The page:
Re: C code .vs. Assembly code for Microcont (David Chase)
11 Mar 1996 17:48:17 -0500

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Re: C code .vs. Assembly code for Microcontrollers/DSPs ? (1996-03-08)
Re: C code .vs. Assembly code for Microcont (1996-03-11)
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From: (David Chase)
Newsgroups: comp.compilers
Date: 11 Mar 1996 17:48:17 -0500
Organization: CenterLine Software
References: 96-03-068
Keywords: optimize, arithmetic (Max Hailperin) wrote:
> An even bigger problem, in my experience is that C/C++ are built on
> the strange notion that when you operate on two n-bit numbers, you
> get an n-bit result, even when multiplying. This doesn't make a
> whole lot of mathematical sense, and moreover the processor
> architects have in my experience always gotten it right (Henry Baker) writes:
> I agree with you here. I've been fighting this one for years. It's
> utterly amazing that a language like C that has been used for so many
> 'embedded' type programs has never standardized a way to use
> 'efficient' multiple precision arithmetic.

Seems to me it would make more sense to just say what you mean, in the
language (such as it is) and see how the compilers deal with it. For
instance, it's not hard to say "64-bit result of two 32-bit numbers"
assuming your compiler has ways to say 32-bits and 64-bits:

    unsigned long long mul_32_by_32_giving_64
                (unsigned long x, unsigned long y) {
return (unsigned long long) x *
                              (unsigned long long) y;

fed to a modern compiler, this turns into:

.global mul_32_by_32_giving_64
/* 0x0000 */ save %sp,-96,%sp
/* 0x0004 3 */ or %g0,%i0,%o0
/* 0x0008 */ call .umul,2 ! Result = %o0
/* 0x000c */ or %g0,%i1,%o1
/* 0x0010 */ or %g0,%o0,%i1
/* 0x0014 */ ret
/* 0x0018 */ restore %g0,%o1,%o0

There we see it using the portable-to-machines-lacking-hardware-
multiply 32x32-giving-64 library routine. Let's tell it to use
the hardware multiply (-xcg92):

                                                .global mul_32_by_32_giving_64
/* 000000 3 */ umul %o0,%o1,%o1
/* 0x0004 */ retl
/* 0x0008 */ rd %y,%o0

So, I think this problem, is not such a big problem.

That was SparcCompilers release 3.0.1.

And, giving equal time to free software, let's see how gcc 2.7.0 does.
Using "-mv8" ("machine" with all the "version 8" instructions) we get:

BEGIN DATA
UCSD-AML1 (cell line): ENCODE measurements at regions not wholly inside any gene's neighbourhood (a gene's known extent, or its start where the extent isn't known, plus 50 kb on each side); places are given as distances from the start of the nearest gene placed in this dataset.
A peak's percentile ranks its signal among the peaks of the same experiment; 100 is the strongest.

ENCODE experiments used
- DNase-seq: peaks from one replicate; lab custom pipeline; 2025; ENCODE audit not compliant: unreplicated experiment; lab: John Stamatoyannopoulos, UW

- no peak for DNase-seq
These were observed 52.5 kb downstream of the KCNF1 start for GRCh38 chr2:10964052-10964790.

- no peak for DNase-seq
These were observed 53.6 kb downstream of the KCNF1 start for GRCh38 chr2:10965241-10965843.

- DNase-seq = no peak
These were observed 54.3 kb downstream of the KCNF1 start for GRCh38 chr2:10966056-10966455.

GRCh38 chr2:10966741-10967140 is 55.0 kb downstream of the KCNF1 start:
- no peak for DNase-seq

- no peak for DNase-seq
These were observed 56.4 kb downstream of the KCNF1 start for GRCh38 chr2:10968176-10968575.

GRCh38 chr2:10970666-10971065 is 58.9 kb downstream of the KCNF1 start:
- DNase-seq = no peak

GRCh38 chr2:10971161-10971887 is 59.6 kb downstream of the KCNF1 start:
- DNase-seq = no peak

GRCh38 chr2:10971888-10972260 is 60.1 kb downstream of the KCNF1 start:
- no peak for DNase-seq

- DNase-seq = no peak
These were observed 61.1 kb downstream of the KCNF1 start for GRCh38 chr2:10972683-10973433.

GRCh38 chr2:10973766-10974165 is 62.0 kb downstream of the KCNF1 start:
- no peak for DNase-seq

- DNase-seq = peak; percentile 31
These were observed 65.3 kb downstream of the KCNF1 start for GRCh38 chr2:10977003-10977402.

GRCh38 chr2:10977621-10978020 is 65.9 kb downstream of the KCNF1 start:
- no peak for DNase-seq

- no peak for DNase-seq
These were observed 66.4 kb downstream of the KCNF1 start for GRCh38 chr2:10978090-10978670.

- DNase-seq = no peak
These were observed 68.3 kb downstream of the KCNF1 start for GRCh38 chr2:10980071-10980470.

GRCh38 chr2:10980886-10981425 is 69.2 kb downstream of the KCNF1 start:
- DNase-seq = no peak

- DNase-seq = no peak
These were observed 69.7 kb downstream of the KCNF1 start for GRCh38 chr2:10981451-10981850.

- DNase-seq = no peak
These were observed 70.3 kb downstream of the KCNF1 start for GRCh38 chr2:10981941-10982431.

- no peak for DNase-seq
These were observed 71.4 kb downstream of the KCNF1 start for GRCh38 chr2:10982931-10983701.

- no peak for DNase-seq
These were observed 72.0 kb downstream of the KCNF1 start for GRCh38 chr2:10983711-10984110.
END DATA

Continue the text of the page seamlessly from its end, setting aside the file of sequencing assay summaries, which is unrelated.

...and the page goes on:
.global mul_32_by_32_giving_64
                .type mul_32_by_32_giving_64,#function
                umul %o0,%o1,%o1
                rd %y,%o0

Looks like they figured this one out, too. (Oh, but there's an extra
nop. Tsk, tsk, tsk.) For the other (no hardware multiply) case they
call some other routine that looks like it performs a 64x64 into 64
multiplication. So there's still work to be done, but not much, and
clearly compiler writers are aware of this idiom (and for all I know,
the 64x64 into 64 software routine could contain a check for words
full of zeros).

Of course, this does depend on compiler support for "long long", but
that shouldn't be a problem, given the wide availability of gcc (has
that been ported to NT yet?)

The carry bit is a bit more of a pain. Everyone I know who's thought
about this would love it if a compiler could automatically optimize
multi-word additions into a tight loop with an "addxcc" (Sparc
instruction, meaning, add, with the carry bit, and set the carry bit
out as appropriate) in the middle, but that's not something easily
snagged with a simple expression pattern -- if you think about it, the
compiler has to figure out that a particular "variable" will only
contain the values zero and one, and that it would be very convenient
to register allocate that into the carry bit. That, and there's this
problem (on some machines) with also needing the carry bit to figure
out whether to go around the loop again or not.

Speaking for myself,

David Chase

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